Among employees, the training participation rate varied notably by industry, partly reflecting differences in the share of jobs in the public and private sectors and the size of organizations. In the 12 months ending in November 2022, nearly half of employees in utilities (48.6%) and public administration (47.6%) had taken part in training, compared with slightly over 1 in 10 in agriculture (13.6%) and accommodation and food services (13.1%).

Chart 2 : Industries with the five-highest and five-lowest  training participation rates (%) among employees aged 25 to 64, 12 months  ending in November 2022

Data table for Chart 2 
Data table for chart 2
Table summary
This table displays the results of Data table for chart 2 Non-formal job-related training participation, calculated using percent units of measure (appearing as column headers).
Non-formal job-related training participation
percent
Accommodation and food services 13.1
Agriculture 13.6
Retail trade 20.1
Manufacturing 21.3
Business, building and other support services 22.6
Health care and social assistance 40.0
Educational services 41.8
Professional, scientific and technical services 41.9
Public administration 47.6
Utilities 48.6

Start of text box

Information on the indicator

Description or definition

The training participation indicator is the number of workers aged 25 to 64 who received job-related nonformal education and training in the last 12 months, expressed as a percentage of all workers in that age group.

Source

Statistics Canada, Labour Force Survey, 2022.

Statistics Canada, Labour Market Indicators Supplement, April 2022.

Adult Education and Training Survey, 1993, 1997 and 2002.

Access and Support to Education and Training Survey, 2008.

Information for interpretation

For more information on the Labour Force Survey methodology and population coverage, please consult the Guide to the Labour Force Survey, 2020.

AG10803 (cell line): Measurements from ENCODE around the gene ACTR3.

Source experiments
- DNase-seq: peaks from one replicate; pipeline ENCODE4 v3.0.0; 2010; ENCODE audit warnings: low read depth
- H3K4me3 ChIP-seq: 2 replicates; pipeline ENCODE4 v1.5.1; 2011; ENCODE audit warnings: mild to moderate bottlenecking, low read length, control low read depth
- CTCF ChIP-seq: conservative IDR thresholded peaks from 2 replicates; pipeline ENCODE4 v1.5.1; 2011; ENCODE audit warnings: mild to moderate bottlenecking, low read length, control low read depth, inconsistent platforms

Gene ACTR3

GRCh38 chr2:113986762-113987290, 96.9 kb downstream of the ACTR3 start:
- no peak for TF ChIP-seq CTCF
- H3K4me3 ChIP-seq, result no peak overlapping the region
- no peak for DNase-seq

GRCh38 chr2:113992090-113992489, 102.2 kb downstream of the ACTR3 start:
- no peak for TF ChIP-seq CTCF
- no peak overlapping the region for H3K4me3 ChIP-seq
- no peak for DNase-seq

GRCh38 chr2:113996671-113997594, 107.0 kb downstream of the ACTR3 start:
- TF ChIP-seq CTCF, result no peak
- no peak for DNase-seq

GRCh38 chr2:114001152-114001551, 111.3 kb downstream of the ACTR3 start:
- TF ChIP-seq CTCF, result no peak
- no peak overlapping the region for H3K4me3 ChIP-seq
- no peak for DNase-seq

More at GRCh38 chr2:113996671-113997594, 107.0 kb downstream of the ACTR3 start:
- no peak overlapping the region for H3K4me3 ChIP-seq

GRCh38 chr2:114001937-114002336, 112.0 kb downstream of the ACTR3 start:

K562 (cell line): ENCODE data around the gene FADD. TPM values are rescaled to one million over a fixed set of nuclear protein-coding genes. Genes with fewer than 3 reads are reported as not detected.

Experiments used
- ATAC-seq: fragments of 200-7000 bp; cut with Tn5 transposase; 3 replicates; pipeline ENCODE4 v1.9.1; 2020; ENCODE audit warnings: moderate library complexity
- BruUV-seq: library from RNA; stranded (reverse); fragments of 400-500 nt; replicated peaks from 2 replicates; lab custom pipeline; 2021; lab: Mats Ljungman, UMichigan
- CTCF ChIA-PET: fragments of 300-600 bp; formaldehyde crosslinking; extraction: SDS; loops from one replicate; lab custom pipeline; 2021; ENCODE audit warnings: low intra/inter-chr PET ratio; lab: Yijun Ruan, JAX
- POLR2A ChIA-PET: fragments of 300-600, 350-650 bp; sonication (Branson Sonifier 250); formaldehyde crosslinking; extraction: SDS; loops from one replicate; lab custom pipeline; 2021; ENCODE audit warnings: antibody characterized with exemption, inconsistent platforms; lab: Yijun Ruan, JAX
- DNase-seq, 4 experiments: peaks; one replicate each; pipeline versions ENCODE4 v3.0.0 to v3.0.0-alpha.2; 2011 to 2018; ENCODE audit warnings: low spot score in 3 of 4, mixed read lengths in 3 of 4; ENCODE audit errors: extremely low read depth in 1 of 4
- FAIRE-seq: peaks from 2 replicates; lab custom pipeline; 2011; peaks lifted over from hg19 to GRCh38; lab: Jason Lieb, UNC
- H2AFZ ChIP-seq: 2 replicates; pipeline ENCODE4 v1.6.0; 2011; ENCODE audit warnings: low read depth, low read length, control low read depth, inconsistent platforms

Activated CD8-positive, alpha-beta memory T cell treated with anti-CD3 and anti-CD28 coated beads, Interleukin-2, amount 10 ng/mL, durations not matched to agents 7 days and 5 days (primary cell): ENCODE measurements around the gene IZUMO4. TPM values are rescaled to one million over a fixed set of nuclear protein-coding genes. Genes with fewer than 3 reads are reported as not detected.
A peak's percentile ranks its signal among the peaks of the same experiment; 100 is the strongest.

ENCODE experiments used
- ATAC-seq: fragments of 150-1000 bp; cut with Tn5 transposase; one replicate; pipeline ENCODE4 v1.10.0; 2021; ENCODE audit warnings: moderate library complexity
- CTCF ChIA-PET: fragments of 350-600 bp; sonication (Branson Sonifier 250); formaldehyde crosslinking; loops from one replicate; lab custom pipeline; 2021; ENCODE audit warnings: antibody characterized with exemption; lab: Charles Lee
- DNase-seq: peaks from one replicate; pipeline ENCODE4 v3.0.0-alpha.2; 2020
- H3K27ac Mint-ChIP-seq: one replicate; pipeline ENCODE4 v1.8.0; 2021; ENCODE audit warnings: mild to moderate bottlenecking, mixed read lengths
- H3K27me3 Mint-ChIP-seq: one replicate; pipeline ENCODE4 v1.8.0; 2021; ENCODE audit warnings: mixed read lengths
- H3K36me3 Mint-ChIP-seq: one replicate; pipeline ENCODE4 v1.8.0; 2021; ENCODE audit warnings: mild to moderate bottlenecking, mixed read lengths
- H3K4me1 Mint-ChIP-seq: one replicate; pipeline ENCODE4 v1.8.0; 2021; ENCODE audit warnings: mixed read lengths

Detailed information on concepts and methodology are also available for the Adult Education and Training Survey and the Access and Support to Education and Training Survey.

The November 2022 LFS Supplement was collected as part of the Labour Market Indicators program. The sample consists of households in their 2nd, 3rd, 4th, or 5th month of participation in the LFS and the survey population is limited to those aged 15 to 69 living in the provinces. For more information see Labour Market Indicators.

The LFS estimates are based on a sample and are therefore subject to sampling variability. The analysis focuses on differences between estimates that are statistically significant at the 95% confidence level. Due to rounding, estimates and percentages may differ slightly between different Statistics Canada products, such as analytical documents and data tables.

Occupations are coded according to the National Occupational Classification (NOC) 2016, while industry coding is based on the North American Industry Classification System (NAICS) 2017.

Other related information

Additional Statistics Canada data are available on the following subject:

Education, training and learning statistics

End of text box

Report a problem on this page

Is something not working? Is there information outdated? Can't find what you're looking for?

Please contact us and let us know how we can help you.

Privacy notice

Date modified: